Finally, the courage to make a difference is powerfully illustrated by Rodriguez and Finch, two soldiers who put their lives on the line to defend America. Especially courageous is Finch, who literally jumps out of a helicopter to make sure his comrade isn't alone in enemy territory. [Spoiler Warning] Given the film's setup, it's no surprise that Rodriguez and Finch pay the ultimate price in the service of the Stars and Stripes. Their sacrifice and commitment to one another is deeply inspiring.

Spiritual Content

Sen. Irving says, "As God knows, it breaks my heart to ask our men and women to risk their lives." He also describes America as "a force of righteousness."

Sexual Content

As he lists reasons for his cynicism regarding contemporary politics, Hayes refers to politicians receiving "oral sex under the table" from congressional pages.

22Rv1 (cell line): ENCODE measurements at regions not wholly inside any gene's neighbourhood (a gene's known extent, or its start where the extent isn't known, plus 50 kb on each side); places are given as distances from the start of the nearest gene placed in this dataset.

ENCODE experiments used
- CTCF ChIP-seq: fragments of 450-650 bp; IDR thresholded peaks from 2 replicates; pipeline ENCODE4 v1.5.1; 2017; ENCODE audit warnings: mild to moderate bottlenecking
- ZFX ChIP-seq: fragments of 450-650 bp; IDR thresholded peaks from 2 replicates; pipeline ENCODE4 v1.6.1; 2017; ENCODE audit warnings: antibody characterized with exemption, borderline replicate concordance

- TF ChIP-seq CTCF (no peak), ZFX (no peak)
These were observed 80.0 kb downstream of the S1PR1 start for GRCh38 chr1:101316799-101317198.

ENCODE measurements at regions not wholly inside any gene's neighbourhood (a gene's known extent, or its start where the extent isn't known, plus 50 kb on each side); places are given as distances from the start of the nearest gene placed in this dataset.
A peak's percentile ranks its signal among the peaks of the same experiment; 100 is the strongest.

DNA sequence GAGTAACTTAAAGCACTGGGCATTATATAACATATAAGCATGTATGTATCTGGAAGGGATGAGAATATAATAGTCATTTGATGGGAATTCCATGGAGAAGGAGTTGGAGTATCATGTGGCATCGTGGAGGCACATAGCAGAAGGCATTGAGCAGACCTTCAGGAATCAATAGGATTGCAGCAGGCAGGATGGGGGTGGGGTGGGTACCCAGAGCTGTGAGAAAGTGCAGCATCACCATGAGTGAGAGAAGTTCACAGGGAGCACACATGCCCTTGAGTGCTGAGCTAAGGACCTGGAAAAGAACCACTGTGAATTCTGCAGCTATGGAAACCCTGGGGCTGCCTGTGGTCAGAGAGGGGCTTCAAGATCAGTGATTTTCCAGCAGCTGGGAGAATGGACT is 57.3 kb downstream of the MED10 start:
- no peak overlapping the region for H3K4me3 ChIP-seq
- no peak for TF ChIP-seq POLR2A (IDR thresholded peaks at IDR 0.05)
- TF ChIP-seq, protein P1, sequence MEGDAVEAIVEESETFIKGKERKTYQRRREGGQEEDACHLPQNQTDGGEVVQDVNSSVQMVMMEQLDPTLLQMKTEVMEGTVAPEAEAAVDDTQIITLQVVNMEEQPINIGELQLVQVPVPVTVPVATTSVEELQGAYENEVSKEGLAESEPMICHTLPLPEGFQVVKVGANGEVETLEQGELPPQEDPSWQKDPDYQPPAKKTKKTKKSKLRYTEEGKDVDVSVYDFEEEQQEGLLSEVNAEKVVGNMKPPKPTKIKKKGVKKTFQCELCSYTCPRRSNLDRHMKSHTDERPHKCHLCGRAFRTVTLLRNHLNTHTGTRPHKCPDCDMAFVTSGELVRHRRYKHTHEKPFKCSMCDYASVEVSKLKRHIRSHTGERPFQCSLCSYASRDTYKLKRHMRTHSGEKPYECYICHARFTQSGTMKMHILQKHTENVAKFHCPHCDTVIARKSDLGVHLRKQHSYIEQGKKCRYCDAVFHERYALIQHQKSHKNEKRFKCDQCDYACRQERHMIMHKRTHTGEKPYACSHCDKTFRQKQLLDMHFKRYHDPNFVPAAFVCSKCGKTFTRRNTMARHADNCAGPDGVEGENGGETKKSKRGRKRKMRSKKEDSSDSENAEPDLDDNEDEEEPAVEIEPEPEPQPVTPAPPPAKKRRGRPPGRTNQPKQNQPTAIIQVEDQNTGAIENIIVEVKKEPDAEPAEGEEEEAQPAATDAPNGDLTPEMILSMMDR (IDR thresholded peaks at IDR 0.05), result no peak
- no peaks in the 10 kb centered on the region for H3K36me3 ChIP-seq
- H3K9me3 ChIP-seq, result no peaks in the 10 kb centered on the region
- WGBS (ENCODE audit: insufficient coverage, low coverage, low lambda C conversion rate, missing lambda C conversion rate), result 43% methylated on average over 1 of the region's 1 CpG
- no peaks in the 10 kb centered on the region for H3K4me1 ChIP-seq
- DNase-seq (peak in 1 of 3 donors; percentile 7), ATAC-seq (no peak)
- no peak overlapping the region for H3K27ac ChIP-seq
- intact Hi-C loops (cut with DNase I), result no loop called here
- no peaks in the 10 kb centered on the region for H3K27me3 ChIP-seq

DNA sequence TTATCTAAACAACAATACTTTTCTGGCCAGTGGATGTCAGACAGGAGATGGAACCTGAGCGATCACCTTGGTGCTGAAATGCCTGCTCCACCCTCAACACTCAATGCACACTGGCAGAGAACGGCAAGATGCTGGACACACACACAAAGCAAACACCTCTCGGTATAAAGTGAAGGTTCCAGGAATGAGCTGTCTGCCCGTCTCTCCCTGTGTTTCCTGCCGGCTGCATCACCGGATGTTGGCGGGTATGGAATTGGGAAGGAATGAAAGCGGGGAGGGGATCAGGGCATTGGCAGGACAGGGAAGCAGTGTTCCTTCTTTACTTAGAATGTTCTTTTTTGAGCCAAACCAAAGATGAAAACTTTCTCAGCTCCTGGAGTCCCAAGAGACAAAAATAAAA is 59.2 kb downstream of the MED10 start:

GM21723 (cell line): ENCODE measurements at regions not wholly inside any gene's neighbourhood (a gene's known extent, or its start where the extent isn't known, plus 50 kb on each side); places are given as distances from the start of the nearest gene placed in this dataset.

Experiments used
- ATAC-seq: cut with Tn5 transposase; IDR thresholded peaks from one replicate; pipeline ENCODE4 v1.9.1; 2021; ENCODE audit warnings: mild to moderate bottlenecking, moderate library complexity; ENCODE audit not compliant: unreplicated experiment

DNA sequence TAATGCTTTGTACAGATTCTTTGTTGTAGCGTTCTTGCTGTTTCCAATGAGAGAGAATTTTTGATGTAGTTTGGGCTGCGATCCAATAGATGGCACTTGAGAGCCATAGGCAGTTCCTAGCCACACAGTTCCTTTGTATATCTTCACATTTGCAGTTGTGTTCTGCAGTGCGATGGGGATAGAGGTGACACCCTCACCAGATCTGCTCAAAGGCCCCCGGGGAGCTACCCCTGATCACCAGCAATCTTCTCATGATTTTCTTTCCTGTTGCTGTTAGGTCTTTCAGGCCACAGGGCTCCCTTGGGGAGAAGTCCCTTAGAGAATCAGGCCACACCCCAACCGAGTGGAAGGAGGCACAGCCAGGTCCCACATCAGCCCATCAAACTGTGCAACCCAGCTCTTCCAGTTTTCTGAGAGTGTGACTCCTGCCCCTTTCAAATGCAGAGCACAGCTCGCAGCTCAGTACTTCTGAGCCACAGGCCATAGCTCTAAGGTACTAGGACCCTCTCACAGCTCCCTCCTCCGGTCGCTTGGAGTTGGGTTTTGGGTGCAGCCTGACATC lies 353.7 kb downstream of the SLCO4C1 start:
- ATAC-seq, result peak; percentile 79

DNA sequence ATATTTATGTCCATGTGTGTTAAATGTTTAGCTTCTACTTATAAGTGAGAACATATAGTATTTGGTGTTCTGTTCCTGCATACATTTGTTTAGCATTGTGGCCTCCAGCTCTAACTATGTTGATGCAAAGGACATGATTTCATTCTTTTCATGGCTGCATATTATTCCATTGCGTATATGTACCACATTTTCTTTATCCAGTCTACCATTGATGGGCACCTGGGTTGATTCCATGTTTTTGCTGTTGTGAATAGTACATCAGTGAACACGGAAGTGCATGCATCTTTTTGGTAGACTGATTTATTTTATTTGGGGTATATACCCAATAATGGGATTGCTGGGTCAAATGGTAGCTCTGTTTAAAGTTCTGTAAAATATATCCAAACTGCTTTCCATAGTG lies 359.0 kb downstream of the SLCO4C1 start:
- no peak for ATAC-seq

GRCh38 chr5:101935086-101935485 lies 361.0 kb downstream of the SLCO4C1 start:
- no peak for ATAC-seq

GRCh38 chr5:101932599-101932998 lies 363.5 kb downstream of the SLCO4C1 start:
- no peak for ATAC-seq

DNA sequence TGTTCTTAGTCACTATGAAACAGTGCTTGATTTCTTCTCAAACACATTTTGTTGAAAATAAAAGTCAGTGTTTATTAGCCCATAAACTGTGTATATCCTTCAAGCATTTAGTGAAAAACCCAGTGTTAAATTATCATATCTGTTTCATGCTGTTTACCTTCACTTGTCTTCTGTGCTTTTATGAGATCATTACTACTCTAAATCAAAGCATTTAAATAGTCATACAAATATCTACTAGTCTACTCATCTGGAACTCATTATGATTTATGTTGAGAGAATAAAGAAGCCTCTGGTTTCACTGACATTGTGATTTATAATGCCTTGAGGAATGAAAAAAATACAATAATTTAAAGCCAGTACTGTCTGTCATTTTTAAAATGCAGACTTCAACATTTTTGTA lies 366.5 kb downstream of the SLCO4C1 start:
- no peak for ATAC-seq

Violent Content

Rodriguez and Finch suffer badly broken legs and fingers (we glimpse the bone and blood of Rodriguez's compound leg fracture) after their helicopter is attacked, and the two soldiers' faces are bloodied as well. The snow around each of them is visibly red. As they await rescue, they are attacked again. The Americans shoot several enemy combatants. A number of others are destroyed by precision bombing runs. (We see the explosions, but not the bodies.) [Spoiler Warning] Determined to die bravely, the two men help each other stand up before they're finally gunned down.

Crude or Profane Language